MEPS 325:121-135 (2006)  -  doi:10.3354/meps325121

Aggregations of Arctic deep-sea scavengers at large food falls: temporal distribution, consumption rates and population structure

Katrin Premke1,2,*, Michael Klages1, Wolf E. Arntz1

1Alfred Wegener Institute for Polar and Marine Research, Am Handelshafen 12, 27570 Bremerhaven, Germany
2Present address: Department of Ecology and Evolution, Limnology, Husargatan 3, 75123 Uppsala, Sweden

ABSTRACT: Scavenging amphipods were studied at 6 locations in the Fram Strait (Arctic Ocean). At each location a tripod lander equipped with a time-lapse camera, acoustic doppler current profiler and baited traps was deployed at water depths between 1500 and 2600 m. All amphipods, both on photographs and captured, belonged to the superfamily Lysianassoidea or Stegocephaloidea. Differences between the stations occurred in time and number of amphipod maxima, consumption rates, taxonomic composition, size structure and current direction. Scavenger aggregation dynamics and behaviour on carcasses in the Arctic Ocean differ from those in other reported deep-sea areas in arrival time at bait, abundance and length distribution of individuals sampled. The giant amphipod Eurythenes gryllus dominated in our bait experiments; it exceeded numbers counted by other workers by >13-fold, and the first individuals appeared up to 20 times faster than in other reported experiments. Specimen attraction and abundance seem to be directly linked to the organic input of food falls in the area. Relations between scavenger aggregations and trophic conditions are discussed with respect to results obtained under different trophic regimes in the Arabian Sea and in the Pacific and Atlantic Oceans.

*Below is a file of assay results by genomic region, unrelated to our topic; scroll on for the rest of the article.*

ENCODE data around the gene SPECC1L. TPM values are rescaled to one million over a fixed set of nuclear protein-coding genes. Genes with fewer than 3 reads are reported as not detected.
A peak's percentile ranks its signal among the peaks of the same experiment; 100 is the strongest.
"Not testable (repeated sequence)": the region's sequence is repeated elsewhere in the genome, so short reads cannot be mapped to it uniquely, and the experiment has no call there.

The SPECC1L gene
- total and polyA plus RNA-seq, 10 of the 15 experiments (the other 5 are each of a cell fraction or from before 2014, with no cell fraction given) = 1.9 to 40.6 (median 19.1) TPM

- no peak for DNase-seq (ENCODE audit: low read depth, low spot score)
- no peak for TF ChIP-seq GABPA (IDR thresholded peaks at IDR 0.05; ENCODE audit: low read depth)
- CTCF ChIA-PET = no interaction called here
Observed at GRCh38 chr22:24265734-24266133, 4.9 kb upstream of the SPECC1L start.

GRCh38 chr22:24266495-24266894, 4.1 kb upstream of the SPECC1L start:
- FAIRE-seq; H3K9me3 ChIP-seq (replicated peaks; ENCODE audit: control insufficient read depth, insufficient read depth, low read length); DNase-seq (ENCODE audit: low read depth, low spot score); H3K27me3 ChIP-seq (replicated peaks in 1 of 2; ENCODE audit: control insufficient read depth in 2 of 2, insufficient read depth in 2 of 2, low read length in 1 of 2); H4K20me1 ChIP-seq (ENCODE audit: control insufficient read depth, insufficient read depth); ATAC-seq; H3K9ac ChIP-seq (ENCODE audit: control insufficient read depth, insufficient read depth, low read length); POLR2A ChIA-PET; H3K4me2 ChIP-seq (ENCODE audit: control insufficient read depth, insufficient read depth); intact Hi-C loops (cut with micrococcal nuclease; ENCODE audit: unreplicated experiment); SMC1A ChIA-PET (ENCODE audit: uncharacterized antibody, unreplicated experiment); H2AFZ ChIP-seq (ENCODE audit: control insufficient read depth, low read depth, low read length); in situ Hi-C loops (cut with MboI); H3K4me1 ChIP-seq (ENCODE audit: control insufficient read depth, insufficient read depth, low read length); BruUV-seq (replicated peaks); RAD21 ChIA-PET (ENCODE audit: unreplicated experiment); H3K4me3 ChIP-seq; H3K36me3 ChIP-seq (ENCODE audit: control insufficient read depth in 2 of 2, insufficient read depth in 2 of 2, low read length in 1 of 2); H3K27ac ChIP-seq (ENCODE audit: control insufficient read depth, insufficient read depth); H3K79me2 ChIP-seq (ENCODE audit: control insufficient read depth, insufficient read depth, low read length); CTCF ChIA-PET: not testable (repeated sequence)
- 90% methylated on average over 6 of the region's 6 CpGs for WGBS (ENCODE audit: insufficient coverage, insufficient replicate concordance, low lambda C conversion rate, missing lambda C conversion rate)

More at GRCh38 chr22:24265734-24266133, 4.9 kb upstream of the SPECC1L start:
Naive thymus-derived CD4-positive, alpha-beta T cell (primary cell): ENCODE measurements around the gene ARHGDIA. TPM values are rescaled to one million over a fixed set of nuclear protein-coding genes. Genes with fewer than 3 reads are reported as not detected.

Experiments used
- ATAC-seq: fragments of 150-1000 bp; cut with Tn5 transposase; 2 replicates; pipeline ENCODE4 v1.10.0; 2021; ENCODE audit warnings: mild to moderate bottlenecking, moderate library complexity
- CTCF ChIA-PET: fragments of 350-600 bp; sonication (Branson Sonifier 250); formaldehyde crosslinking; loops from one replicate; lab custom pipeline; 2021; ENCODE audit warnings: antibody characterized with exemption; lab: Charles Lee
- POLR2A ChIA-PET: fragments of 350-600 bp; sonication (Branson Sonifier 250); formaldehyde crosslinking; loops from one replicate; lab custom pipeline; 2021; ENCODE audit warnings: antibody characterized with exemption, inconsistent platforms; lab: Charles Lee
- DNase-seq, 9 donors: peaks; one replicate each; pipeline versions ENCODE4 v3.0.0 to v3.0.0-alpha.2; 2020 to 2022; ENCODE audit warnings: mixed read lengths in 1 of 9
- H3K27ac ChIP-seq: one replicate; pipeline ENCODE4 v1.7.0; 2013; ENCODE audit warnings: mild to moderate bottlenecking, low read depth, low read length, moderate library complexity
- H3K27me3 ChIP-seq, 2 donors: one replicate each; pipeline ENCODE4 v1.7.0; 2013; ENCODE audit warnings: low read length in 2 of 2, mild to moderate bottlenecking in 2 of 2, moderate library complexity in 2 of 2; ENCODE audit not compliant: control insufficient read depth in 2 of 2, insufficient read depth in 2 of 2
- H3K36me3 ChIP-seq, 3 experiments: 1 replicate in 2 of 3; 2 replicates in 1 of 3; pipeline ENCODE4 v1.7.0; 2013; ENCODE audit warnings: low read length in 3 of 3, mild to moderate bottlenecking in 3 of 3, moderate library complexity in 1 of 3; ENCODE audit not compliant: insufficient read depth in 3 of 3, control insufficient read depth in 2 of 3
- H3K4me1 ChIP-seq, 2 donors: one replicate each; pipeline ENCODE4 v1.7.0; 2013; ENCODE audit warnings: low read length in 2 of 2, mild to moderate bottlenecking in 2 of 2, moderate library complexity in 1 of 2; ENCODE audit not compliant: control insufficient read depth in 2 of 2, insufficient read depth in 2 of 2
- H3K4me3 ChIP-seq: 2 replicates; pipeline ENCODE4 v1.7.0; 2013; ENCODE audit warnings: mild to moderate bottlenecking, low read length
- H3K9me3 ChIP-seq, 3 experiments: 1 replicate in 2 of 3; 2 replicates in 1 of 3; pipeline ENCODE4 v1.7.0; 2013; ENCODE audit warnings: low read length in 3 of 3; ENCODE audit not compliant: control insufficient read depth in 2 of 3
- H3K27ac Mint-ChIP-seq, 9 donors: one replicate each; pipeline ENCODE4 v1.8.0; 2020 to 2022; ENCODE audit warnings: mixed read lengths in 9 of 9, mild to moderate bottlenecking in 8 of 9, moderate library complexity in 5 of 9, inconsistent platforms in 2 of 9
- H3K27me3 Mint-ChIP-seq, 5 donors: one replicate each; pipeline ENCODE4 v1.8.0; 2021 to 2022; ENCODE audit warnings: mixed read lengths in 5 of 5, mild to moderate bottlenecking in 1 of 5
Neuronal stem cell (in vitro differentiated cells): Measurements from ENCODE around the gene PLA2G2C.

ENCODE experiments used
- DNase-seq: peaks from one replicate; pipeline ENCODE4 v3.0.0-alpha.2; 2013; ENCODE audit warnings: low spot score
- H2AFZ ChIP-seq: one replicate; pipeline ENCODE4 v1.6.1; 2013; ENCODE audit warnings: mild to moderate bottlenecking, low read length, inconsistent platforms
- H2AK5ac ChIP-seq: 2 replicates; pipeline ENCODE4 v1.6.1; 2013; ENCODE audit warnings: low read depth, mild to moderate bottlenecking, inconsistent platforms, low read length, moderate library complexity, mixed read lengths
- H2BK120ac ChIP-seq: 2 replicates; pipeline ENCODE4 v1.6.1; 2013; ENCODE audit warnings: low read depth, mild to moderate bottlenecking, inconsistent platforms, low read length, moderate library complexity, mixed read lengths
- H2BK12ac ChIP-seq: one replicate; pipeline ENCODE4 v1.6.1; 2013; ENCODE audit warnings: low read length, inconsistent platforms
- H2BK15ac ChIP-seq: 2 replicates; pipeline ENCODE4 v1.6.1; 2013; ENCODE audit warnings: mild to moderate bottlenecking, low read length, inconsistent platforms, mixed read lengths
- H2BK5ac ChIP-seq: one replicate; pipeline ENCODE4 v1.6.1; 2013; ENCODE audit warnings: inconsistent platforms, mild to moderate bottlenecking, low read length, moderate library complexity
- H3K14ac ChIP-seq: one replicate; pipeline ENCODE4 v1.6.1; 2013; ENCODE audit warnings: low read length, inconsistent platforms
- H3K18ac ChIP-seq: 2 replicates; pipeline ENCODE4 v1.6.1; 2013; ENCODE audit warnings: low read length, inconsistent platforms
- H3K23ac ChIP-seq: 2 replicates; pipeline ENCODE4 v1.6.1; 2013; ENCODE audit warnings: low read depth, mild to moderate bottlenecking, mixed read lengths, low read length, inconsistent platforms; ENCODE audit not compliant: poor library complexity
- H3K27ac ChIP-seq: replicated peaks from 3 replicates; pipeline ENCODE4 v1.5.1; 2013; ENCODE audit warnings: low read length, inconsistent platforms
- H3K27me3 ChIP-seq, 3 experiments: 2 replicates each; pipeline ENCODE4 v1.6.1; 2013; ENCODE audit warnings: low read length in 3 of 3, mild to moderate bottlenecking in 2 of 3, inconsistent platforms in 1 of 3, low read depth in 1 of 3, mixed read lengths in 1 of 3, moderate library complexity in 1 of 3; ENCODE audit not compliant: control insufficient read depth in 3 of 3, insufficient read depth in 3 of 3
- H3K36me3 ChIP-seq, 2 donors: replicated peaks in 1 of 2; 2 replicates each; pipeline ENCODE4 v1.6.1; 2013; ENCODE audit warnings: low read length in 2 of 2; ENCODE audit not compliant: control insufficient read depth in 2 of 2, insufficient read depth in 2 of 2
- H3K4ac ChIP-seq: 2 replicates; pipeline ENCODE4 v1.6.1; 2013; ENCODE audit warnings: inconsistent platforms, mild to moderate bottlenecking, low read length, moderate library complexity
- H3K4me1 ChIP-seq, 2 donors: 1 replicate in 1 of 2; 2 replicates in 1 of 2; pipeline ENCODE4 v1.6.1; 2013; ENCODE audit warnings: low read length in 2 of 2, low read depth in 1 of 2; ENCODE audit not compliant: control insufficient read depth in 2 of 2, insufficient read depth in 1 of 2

KEY WORDS: Deep-sea · Arctic Ocean · Eurythenes gryllus · Scavenger population dynamics


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